Businesses are now gradually reopening in many countries, and people can return to restaurants, office buildings, and public spaces. A safe reopening process will rely heavily on effective public health strategies, including increased testing for the virus, social distancing, occupancy restrictions, and cleaning and disinfection activities. In many countries, temperature measurement and the wearing of masks have been commonly made mandatory in both business and public environments. While social distancing and occupancy restrictions are considered necessary in public areas such as shopping malls and transportation hubs, workplaces like office buildings and industrial parks are looking for solutions featuring authorized entries with confidence. In lifting the restrictions for businesses and public areas, innovative video technologies can also help organizations meet and exceed health guidelines for safe and effective reopening. Temperature screening at entry The Centers for Disease Control and Prevention (CDC) in the United States, a very well-known public health organization, have issued new guidelines for reopening offices. The CDC advises daily health checks including temperature screenings before employees enter a workplace. To achieve this, security cameras equipped with thermographic video technology can be an effective tool for rapid and safe initial temperature screening. Applications include, for example, schools, industrial parks, hospitals, office buildings, malls and hotels, etc. Hikvision’s temperature screening solutions offer various product types including installed thermographic cameras, handheld thermographic cameras, metal detector doors, and MinMoe access terminals that can be flexibly deployed for a wide range of applications. Video monitoring for mask compliance Wearing masks is recommended as a measure to contain respiratory droplets and protect the general public. Masks are also commonly included in worldwide health guidelines towards reopening. Store managers also need to identify and mitigate areas where shoppers may congregate Hence, compliance with this guideline has become crucial to many organizations. Video technology can help monitor the use of protective masks in clever and unobtrusive ways. AI algorithms can detect whether a person is wearing a mask. The system then triggers a pre-defined action if no mask is detected, such as, for example, a voice prompt or a link to an access system to deny entry. This provides a simple way to monitor the situation, or even to remind people of the rules. Hikvision’s thermal and AcuSense cameras, as well as MinMoe temperature screening terminals are equipped to detect masks. A specialized interface on Hikvision’s DeepinMind NVRs can also be used to visually display temperature and mask status together, making monitoring much easier. Crowd density control Social distancing plays an important role in “flattening the curve” in the spread of the coronavirus. These technologies use people counting and 3D modeling to measure the distance between people accurately In various countries, the recommended physical distancing might differ slightly, but maintaining a distance of a meter or more (3-6 feet) will remain a key recommendation of health authorities. In addition, store managers also need to identify and mitigate areas where shoppers may congregate, so as to ensure safe shopping spaces. Technologies incorporating social distancing and occupancy detection can be put into places like these to assist the process. Hikvision Flow Control Hikvision’s Flow Control system utilizes highly accurate people counting technology. A clear, dynamic display and real-time alerts ensure pre-defined capacity thresholds are never exceeded, even in locations with multiple entrances and exits, such as, for example, shopping malls and supermarkets. Video solution provides the necessary features and functionalities to assist with the process of social distancing A digital sign can be integrated at entrance areas to display real-time occupancy data, as well as temperature and mask information, letting customers know when it is safe to enter premises. In waiting areas such as cash registers in supermarkets and indoor ATMs in malls, Hikvision’s video solution provides the necessary features and functionalities to assist with the process of social distancing. These technologies use people counting and 3D modeling to measure the distance between people accurately. The exact measurement can be adjusted, well within the social distancing minimum separation guidelines. Touch-free access control Schools and workplaces have previously made use of traditional access control and time attendance systems such as ID card swiping, PIN codes, or fingerprint scans, which require staff and students to frequently touch shared surfaces. This only increases the risk of spreading infection. With touch-free access control terminals, organizations can not only eliminate the risk, but greatly enhance their daily operational efficiency. Hikvision’s MinMoe temperature screening terminals unify temperature screening, mask detection, and access control & time attendance in one model. The system only grants entries when the guidelines are met, which is particularly useful in highly-populated workplaces like industrial parks and office buildings.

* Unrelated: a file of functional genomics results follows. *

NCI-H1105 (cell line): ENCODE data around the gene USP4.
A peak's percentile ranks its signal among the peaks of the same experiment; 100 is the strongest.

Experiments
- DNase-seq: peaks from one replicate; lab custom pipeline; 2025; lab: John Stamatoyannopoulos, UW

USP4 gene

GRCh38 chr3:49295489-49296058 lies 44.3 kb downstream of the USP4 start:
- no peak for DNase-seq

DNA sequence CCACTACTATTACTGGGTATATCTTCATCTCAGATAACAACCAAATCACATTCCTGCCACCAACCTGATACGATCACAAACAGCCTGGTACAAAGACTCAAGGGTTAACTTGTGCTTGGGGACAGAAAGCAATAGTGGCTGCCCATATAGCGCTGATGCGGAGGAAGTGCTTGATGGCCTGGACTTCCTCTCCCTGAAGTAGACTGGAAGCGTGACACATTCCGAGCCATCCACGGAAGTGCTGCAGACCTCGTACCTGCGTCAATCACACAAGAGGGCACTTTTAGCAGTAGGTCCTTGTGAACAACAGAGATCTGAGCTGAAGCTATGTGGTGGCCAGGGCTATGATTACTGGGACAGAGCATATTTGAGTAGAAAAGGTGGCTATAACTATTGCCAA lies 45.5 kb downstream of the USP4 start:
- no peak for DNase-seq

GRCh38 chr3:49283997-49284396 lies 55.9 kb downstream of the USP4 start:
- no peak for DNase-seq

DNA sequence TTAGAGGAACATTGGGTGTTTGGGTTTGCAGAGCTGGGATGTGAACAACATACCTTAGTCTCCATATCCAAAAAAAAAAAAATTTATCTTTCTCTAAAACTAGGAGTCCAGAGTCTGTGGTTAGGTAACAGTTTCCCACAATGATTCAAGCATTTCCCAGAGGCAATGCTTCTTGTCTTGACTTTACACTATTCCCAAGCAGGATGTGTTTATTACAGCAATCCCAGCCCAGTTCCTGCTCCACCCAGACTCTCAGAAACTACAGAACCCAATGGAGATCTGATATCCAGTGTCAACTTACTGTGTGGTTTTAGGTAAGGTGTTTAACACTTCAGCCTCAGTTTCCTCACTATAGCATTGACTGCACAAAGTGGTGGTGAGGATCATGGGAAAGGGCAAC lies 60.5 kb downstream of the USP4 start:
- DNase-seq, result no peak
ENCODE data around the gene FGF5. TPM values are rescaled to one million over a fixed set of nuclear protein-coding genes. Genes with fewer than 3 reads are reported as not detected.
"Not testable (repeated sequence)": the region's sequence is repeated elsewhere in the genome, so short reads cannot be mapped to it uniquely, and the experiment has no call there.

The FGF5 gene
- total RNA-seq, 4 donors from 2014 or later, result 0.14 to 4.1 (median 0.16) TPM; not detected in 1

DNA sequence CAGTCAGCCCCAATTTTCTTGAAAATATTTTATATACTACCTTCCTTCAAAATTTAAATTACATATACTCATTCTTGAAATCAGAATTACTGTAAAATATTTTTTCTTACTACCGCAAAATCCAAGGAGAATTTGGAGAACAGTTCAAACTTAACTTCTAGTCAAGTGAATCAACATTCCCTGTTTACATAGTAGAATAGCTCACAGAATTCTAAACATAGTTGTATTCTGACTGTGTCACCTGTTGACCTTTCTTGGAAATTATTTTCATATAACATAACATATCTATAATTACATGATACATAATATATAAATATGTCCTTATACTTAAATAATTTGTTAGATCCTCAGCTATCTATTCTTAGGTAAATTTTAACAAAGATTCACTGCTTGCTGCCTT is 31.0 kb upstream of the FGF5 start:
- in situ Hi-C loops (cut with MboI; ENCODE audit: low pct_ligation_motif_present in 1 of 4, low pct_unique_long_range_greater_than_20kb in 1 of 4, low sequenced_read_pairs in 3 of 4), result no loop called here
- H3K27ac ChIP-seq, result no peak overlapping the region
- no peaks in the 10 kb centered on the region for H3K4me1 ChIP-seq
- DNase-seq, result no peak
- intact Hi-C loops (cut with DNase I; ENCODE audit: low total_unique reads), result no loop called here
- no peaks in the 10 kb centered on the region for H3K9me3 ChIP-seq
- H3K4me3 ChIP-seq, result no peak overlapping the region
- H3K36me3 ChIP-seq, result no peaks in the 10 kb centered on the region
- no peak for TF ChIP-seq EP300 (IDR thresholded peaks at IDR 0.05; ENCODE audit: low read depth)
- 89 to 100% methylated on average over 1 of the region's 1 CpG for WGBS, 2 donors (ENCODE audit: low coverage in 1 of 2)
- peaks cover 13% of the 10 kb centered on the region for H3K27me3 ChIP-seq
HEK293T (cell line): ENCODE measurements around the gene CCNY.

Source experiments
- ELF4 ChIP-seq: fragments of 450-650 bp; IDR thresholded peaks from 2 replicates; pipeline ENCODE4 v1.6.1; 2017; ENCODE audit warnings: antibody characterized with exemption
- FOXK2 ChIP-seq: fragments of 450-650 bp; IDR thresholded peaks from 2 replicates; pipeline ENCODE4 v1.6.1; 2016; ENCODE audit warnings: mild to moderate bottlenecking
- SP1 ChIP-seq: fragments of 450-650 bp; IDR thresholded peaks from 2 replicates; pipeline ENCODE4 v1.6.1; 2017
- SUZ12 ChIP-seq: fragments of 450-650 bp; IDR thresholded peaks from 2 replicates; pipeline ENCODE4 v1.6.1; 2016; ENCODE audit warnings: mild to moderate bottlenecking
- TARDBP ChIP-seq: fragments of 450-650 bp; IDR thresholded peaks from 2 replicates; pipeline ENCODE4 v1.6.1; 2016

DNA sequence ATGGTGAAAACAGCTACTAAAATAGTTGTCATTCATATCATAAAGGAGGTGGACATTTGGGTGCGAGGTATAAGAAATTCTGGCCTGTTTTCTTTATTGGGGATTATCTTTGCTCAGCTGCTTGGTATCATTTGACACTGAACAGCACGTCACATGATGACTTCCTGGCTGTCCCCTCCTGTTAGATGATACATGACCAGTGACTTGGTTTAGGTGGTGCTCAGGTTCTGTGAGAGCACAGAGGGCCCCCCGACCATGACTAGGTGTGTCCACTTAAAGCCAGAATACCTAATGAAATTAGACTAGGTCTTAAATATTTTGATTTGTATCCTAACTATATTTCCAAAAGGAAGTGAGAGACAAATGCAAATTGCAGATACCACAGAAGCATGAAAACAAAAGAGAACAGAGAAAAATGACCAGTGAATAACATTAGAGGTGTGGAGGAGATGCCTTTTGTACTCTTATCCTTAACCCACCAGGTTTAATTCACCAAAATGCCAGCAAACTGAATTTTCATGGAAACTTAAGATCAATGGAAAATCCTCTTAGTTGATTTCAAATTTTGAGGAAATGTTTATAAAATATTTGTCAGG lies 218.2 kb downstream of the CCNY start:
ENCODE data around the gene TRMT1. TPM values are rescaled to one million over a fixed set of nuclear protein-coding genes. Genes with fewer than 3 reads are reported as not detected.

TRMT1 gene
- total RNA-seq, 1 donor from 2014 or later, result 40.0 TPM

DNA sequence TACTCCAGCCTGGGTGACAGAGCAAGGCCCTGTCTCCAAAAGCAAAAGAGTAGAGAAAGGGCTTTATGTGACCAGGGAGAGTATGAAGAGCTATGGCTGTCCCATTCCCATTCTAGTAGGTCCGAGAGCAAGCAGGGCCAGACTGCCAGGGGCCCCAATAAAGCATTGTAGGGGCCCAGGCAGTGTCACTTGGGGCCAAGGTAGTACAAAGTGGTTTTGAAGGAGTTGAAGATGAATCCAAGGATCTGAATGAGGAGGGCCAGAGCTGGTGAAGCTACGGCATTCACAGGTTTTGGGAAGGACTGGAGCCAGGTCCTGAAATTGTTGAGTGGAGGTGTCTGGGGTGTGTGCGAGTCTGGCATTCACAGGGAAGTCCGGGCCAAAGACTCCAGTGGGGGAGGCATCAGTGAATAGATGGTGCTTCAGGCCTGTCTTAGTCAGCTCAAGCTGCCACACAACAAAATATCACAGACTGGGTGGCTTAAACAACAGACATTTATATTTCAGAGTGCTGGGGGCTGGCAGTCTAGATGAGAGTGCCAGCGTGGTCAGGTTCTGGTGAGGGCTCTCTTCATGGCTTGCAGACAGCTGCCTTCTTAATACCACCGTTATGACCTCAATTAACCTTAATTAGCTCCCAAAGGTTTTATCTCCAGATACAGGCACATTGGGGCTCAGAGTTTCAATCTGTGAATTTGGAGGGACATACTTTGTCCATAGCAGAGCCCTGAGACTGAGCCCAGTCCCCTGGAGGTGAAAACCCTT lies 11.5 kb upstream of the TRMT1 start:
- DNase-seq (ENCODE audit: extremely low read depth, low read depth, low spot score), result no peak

Hikvision USA announces it is donating $5,000 to help kick off the Security Industry’s COVID-19 Relief Response project, organized by Mission 500. Mission 500, a non-profit organization that works with the security industry to serve the needs of children and communities in crisis, has partnered with Feeding America, the largest domestic hunger-relief organization, with the goal of providing ‘one million meals’ to families in need across the U.S. Creating unprecedented uncertainty Hikvision’s donation will be used as matching funds for the first $5,000 donated to the project. Please click here to learn more about Mission 500’s ‘Million Meal Challenge’ and to make a donation. Hikvision is always happy to partner with Mission 500 and it is pleased to work with Feeding America for the first time. For every $1 donated, Feeding America is able to provide 10 meals to families through its network of 200 foodbanks. “The COVID-19 crisis has created unprecedented uncertainty. With schools closed and many people out of work, hunger is a dire problem in our communities,” said Marianne Chew, Hikvision USA Director of Marketing. “Working together, we can make a difference. Hikvision USA is very grateful to have the opportunity to work with Mission 500, Feeding America, and others in the security industry to support children and families in need,” she added. Showing collective strength Ken Gould, Chairman of the Board, Mission 500 said that the security industry has repeatedly shown its collective strength. “Hikvision’s donation to this initiative will provide 50,000 meals to children and families across the US, and Hikvision is inviting the people and companies in the industry to match this, as the first step in reaching the one million meal mark.” Every year Hikvision employees participate in numerous Mission 500 volunteer events including the Security 5/2K, the Puerto Rico service trip where Hikvision employees helped victims of Hurricane Maria rebuild their homes, and kit building events for Title 1 school children in Connecticut and Florida.